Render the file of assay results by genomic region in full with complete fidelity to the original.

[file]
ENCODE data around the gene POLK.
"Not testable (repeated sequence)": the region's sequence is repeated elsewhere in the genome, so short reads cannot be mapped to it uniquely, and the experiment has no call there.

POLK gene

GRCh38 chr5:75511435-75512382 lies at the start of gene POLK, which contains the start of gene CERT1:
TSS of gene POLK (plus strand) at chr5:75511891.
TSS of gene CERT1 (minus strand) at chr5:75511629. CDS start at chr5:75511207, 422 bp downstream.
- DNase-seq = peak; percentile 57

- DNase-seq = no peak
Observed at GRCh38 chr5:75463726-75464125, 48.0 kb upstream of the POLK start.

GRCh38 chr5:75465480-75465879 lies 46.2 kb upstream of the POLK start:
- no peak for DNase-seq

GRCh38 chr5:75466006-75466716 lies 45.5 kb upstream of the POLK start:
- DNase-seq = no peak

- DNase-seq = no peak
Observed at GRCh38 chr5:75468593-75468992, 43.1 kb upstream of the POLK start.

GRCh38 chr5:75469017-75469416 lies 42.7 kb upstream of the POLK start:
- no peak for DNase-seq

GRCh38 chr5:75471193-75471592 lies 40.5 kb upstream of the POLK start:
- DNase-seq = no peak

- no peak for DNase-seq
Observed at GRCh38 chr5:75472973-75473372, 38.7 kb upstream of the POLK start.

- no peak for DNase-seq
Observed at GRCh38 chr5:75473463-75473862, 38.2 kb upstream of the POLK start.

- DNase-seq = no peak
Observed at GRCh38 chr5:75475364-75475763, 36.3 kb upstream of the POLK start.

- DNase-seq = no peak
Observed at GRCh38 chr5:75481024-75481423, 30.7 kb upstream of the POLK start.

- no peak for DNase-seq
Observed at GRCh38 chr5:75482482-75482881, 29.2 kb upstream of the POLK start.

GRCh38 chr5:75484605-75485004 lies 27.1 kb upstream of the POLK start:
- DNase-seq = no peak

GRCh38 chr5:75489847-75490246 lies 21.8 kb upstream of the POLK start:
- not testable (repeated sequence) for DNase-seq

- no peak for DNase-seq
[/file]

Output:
ENCODE data around the gene POLK.
"Not testable (repeated sequence)": the region's sequence is repeated elsewhere in the genome, so short reads cannot be mapped to it uniquely, and the experiment has no call there.

POLK gene

GRCh38 chr5:75511435-75512382 lies at the start of gene POLK, which contains the start of gene CERT1:
TSS of gene POLK (plus strand) at chr5:75511891.
TSS of gene CERT1 (minus strand) at chr5:75511629. CDS start at chr5:75511207, 422 bp downstream.
- DNase-seq = peak; percentile 57

- DNase-seq = no peak
Observed at GRCh38 chr5:75463726-75464125, 48.0 kb upstream of the POLK start.

GRCh38 chr5:75465480-75465879 lies 46.2 kb upstream of the POLK start:
- no peak for DNase-seq

GRCh38 chr5:75466006-75466716 lies 45.5 kb upstream of the POLK start:
- DNase-seq = no peak

- DNase-seq = no peak
Observed at GRCh38 chr5:75468593-75468992, 43.1 kb upstream of the POLK start.

GRCh38 chr5:75469017-75469416 lies 42.7 kb upstream of the POLK start:
- no peak for DNase-seq

GRCh38 chr5:75471193-75471592 lies 40.5 kb upstream of the POLK start:
- DNase-seq = no peak

- no peak for DNase-seq
Observed at GRCh38 chr5:75472973-75473372, 38.7 kb upstream of the POLK start.

- no peak for DNase-seq
Observed at GRCh38 chr5:75473463-75473862, 38.2 kb upstream of the POLK start.

- DNase-seq = no peak
Observed at GRCh38 chr5:75475364-75475763, 36.3 kb upstream of the POLK start.

- DNase-seq = no peak
Observed at GRCh38 chr5:75481024-75481423, 30.7 kb upstream of the POLK start.

- no peak for DNase-seq
Observed at GRCh38 chr5:75482482-75482881, 29.2 kb upstream of the POLK start.

GRCh38 chr5:75484605-75485004 lies 27.1 kb upstream of the POLK start:
- DNase-seq = no peak

GRCh38 chr5:75489847-75490246 lies 21.8 kb upstream of the POLK start:
- not testable (repeated sequence) for DNase-seq

- no peak for DNase-seq